THE U.S. ASIAN POPULATION is a diverse one. A record 20 million Asian Americans trace their roots to more than 20 countries in East and Southeast Asia and the Indian subcontinent, each with unique histories, cultures, languages and other characteristics. The 19 largest origin groups together account for 94% of the total Asian population in the U.S.






Click on an origin group below to explore detailed demographic and economic data.



FACT SHEETS ON ASIANS IN THE U.S.



Bangladeshis Indians Nepalese
Bhutanese Indonesians Pakistanis
Burmese Japanese Sri Lankans
Cambodians Koreans Thai
Chinese Laotians Vietnamese
Filipinos Malaysians
Hmong Mongolians


Find detailed information on the methodology for these fact sheets.

May 18, 2017

Intermarriage in the U.S. 50 Years After Loving v. Virginia

In 2015, 17% of all U.S. newlyweds had a spouse of a different race or ethnicity, marking more than a fivefold increase since 1967, when the landmark Supreme Court case legalized interracial marriage.

May 18, 2017

In U.S. metro areas, huge variation in intermarriage rates

One-in-six newlyweds (17%) were married to someone of a different race or ethnicity in 2015, representing a more than fivefold increase from 3% in 1967.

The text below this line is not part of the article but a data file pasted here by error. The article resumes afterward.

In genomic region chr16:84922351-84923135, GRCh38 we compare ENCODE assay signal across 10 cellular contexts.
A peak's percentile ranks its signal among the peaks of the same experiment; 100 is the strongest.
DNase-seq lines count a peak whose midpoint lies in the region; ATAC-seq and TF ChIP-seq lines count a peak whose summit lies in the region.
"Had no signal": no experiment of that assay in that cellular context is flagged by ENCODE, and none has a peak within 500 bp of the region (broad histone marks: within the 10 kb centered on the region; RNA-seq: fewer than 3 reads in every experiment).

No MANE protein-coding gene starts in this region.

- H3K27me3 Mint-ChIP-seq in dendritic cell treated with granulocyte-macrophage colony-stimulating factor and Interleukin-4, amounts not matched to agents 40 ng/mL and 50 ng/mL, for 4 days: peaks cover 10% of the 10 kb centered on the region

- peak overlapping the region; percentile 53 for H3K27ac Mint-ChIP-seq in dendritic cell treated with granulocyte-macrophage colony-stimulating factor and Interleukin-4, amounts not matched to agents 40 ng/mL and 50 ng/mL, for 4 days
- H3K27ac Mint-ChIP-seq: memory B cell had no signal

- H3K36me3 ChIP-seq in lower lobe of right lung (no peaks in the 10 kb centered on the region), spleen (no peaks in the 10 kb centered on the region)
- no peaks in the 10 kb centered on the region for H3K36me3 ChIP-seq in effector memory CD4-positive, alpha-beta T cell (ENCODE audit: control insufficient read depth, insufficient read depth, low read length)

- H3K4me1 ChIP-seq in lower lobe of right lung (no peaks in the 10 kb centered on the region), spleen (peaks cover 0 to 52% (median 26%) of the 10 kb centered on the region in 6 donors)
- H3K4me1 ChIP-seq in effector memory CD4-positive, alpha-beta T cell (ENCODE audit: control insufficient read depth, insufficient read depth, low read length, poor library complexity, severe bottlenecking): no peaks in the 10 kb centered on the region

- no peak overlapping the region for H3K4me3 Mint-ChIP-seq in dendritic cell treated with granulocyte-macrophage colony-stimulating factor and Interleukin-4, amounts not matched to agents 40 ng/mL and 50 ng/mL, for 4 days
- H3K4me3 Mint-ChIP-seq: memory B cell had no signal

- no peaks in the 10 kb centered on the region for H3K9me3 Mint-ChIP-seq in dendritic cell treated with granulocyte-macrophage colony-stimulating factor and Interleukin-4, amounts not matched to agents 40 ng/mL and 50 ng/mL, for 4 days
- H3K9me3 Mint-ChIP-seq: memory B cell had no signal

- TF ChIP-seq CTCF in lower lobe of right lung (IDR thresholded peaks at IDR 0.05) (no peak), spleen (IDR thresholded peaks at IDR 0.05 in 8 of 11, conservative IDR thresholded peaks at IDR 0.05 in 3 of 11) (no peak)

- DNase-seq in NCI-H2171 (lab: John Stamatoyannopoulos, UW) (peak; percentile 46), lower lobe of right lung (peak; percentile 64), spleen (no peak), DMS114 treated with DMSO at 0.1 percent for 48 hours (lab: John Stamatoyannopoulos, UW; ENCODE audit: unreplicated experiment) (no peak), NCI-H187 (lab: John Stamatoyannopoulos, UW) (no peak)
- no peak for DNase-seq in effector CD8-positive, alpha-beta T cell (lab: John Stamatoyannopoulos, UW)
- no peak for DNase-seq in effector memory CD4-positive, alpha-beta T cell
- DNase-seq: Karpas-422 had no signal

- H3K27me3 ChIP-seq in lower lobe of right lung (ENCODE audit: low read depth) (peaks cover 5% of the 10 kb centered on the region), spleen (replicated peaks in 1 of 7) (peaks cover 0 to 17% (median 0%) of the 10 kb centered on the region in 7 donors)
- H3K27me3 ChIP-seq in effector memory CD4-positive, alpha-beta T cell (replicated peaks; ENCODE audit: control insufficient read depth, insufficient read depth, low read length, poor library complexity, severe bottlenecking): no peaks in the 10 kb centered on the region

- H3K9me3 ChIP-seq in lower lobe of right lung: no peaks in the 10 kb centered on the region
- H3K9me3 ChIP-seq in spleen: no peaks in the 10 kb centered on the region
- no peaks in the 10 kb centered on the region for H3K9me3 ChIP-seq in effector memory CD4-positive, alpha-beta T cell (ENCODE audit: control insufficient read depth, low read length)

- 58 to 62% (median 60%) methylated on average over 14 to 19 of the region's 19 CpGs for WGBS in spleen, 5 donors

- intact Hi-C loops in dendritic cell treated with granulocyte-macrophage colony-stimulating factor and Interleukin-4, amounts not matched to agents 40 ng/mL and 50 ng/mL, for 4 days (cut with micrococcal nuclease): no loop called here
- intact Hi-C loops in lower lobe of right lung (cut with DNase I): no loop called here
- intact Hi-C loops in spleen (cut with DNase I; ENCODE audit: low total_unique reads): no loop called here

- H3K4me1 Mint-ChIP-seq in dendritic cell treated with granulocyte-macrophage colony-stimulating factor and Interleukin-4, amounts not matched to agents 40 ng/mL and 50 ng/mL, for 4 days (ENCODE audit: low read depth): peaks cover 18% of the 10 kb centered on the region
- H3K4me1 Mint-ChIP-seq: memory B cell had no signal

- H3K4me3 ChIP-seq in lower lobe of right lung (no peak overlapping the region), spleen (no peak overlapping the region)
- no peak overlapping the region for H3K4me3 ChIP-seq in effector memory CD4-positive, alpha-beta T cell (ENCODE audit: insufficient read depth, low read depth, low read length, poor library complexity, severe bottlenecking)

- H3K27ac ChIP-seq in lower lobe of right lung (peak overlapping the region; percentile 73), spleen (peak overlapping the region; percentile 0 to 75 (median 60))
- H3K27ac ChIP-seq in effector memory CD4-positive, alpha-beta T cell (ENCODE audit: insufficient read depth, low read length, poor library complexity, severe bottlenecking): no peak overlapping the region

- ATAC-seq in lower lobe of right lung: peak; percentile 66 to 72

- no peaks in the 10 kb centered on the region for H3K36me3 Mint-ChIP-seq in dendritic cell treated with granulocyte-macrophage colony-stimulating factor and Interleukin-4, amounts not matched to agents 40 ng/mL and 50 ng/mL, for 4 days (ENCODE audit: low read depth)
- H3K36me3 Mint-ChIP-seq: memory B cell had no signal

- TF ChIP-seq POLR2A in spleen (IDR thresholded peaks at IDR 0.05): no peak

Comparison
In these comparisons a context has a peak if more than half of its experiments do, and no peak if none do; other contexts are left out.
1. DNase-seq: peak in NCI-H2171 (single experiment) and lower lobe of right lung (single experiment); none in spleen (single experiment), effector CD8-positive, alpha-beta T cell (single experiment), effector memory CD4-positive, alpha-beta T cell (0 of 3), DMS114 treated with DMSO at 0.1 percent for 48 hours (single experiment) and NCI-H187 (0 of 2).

GlobalMay 18, 2017

More foreign grads of U.S. colleges are staying in the country to work

Read key facts about foreign graduates of U.S. colleges working in the country under the Optional Practical Training program.

May 16, 2017

Today’s young workers are more likely than ever to have a bachelor’s degree

Four-in-ten Millennial workers ages 25 to 29 had completed at least a bachelor’s degree in 2016, compared with 32% of Generation X workers and smaller shares of the Baby Boom and Silent generations when they were in the same age range.

HispanicMay 12, 2017

Black voter turnout fell in 2016, even as a record number of Americans cast ballots

Some trends in presidential elections either reversed or stalled: White turnout increased and the nonwhite share of the U.S. electorate remained flat from 2012.

HispanicMay 3, 2017

Statistical Portrait of the Foreign-Born Population in the United States

There were a record 43.2 million immigrants living in the U.S. in 2015, making up 13.4% of the nation’s population. This represents a fourfold increase since 1960, when only 9.7 million immigrants lived in the U.S.

HispanicMay 3, 2017

Key findings about U.S. immigrants

Today, more than 40 million people living in the U.S. were born in another country, accounting for about one-fifth of the world’s migrants in 2015.

GlobalApril 27, 2017

Key facts about the U.S. H-1B visa program

Almost 1.8 million H-1B visas have been distributed in fiscal years 2001 through 2015. Here are some key facts about the current H-1B visa program.

HispanicApril 25, 2017

As Mexican share declined, U.S. unauthorized immigrant population fell in 2015 below recession level

As the Mexican share of the total declined, the unauthorized immigrant population in the U.S. in 2015 was smaller than when the Great Recession ended.

Pew Research CenterFebruary 3, 2017

Where refugees to the U.S. come from

Of the 84,995 refugees admitted to the United States in fiscal year 2016, the largest numbers came from the Democratic Republic of Congo, Syria, Burma (Myanmar) and Iraq.